News of the Week — Obama praises Healthcare For All
Each week we share articles on subjects that are important to NUHW and its members. Here are several must-read stories over the past seven days:
Former President Barack Obama endorsed universal healthcare in a major speech, Common Dreams reports. Speaking at the University of Illinois in his first explicit rebuke of President Donald Trump and what was seen as his first major campaign speech for Democrats in 2018, Obama said that progressives “aren’t just running on good old ideas like a higher minimum wage, they’re running on good new ideas like Medicare for all, giving workers seats on corporate boards, reversing the most egregious corporate tax cuts to make sure college students graduate debt-free.”
The Trump administration moved on Thursday to remove court-imposed time limits on the detention of migrant children, The New York Times reports. The proposal would end 20 years of judicial oversight and allow families to be held indefinitely in secure facilities as their cases wend through the immigration courts.
The Trump administration’s weekly report on efforts to reunite children it separated from their parents at the border shows 416 children, including 14 under age 5, remain in custody, HuffPosts reports. The latest status report, filed Thursday as part of an ACLU lawsuit, shows the government continues to make slow progress in returning children to their families. It has been more than a month since a federal judge’s July 26 deadline to reunite all of the more than 2,600 children detained under the Trump administration’s highly criticized zero-tolerance immigration policy.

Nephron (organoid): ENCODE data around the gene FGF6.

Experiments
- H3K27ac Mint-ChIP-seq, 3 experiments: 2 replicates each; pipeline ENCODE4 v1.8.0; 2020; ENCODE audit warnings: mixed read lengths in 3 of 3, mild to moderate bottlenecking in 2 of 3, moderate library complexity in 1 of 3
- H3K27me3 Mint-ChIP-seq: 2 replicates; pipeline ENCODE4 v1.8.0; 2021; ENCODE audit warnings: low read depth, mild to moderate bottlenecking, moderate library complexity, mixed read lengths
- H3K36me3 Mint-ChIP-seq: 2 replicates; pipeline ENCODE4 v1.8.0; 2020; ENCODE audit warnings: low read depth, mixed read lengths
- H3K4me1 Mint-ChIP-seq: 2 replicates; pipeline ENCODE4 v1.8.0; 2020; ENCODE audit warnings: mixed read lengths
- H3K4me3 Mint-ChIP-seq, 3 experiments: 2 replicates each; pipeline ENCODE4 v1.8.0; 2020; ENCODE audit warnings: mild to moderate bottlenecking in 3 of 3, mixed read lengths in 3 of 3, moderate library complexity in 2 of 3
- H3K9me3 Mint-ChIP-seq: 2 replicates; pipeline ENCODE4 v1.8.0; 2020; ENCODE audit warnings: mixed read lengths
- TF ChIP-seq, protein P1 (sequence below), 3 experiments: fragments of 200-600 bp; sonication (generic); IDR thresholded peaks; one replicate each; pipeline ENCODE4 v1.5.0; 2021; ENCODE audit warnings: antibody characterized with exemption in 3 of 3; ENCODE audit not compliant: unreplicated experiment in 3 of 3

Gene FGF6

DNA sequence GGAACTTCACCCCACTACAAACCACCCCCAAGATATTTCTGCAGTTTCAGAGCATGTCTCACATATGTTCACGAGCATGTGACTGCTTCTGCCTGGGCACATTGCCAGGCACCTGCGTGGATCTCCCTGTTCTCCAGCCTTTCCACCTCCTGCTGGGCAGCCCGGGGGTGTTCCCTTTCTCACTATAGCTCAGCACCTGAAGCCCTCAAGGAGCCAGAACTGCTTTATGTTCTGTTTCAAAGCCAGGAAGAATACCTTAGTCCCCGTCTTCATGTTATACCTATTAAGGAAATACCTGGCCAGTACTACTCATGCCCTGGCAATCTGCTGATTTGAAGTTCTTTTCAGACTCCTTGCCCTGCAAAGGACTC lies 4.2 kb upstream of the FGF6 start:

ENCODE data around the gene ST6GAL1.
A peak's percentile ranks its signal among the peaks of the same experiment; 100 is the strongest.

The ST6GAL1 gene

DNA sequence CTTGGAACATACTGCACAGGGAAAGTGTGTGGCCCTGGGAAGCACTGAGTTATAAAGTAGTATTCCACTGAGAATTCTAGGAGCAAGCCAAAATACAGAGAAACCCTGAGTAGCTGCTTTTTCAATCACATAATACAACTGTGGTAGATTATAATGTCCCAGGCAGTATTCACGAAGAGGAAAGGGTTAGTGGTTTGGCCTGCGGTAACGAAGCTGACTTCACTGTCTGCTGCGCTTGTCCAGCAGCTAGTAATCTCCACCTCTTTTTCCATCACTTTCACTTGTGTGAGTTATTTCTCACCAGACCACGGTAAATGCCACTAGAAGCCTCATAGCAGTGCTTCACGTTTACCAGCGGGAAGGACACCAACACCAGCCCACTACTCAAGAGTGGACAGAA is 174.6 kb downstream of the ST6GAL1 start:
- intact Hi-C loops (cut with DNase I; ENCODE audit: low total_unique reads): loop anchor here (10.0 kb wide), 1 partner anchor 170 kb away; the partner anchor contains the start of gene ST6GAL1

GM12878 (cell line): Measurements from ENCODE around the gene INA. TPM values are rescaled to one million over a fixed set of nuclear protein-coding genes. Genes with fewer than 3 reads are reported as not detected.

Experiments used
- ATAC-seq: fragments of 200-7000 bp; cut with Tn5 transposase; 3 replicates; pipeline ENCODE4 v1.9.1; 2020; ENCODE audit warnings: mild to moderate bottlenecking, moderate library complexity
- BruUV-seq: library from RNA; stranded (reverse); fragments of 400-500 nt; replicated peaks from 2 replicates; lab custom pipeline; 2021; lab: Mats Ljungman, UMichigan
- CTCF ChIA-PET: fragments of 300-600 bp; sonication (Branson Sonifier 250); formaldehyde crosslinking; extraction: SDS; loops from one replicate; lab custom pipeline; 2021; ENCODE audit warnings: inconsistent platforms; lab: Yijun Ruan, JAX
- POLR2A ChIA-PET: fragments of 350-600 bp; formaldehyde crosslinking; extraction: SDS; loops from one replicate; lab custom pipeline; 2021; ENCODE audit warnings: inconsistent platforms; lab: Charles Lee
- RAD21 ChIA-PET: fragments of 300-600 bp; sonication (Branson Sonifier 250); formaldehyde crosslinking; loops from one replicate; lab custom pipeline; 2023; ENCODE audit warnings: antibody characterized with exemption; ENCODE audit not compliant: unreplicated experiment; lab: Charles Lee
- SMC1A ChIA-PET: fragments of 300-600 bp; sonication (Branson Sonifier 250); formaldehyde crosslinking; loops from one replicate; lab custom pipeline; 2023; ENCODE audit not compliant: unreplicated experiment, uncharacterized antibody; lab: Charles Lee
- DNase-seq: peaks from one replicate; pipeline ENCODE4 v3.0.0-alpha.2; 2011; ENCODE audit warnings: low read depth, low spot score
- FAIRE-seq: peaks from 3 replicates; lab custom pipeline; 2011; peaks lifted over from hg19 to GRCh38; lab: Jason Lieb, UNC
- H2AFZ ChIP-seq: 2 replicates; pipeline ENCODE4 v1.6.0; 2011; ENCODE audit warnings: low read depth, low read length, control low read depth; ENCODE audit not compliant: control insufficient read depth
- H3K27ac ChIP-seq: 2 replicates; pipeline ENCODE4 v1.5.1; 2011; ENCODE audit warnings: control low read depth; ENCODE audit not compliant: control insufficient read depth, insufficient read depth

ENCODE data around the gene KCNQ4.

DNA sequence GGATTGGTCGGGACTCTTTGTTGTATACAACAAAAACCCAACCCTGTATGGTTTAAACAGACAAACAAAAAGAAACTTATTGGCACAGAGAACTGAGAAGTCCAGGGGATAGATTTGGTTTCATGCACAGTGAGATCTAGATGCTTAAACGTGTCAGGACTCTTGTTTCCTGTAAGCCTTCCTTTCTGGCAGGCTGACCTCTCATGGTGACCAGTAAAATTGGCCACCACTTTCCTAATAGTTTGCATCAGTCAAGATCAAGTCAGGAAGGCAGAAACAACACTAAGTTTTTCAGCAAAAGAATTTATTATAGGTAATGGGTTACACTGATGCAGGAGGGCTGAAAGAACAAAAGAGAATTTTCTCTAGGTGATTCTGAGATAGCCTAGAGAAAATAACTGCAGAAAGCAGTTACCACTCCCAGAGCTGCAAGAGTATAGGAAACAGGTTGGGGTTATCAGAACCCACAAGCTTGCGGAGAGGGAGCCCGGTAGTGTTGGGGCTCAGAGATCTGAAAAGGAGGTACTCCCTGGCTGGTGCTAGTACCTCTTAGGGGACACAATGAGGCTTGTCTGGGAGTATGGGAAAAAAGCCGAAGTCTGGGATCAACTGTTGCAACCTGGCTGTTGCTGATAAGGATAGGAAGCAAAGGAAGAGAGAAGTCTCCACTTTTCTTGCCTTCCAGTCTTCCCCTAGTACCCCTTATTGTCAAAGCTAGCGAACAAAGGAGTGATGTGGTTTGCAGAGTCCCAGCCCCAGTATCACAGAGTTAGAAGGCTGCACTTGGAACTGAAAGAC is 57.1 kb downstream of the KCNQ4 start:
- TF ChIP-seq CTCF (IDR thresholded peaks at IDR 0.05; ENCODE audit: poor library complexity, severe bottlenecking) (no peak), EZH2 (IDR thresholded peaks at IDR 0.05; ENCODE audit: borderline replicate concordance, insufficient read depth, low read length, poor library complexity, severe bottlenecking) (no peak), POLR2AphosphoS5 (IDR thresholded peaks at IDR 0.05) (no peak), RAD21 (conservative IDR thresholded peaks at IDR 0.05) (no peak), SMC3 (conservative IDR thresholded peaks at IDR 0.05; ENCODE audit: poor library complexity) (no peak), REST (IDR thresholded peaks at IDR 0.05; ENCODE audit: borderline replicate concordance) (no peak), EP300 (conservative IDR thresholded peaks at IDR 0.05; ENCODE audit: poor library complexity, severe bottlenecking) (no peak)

Employees of Marriott hotels in four cities are inching closer to going on strike after months of negotiations with the hotel chain have failed to secure new collective bargaining agreements, HuffPost reports. The hospitality union Unite Here says affiliates around the country will be holding a series of strike authorization votes involving as many as 12,000 members starting on Sept. 10. Local unions in four cities ― Waikiki, Maui, San Francisco and Boston ― have already scheduled their votes. Local unions in five other cities ― Seattle, Oakland, San Jose, Detroit and Boston ― may follow them.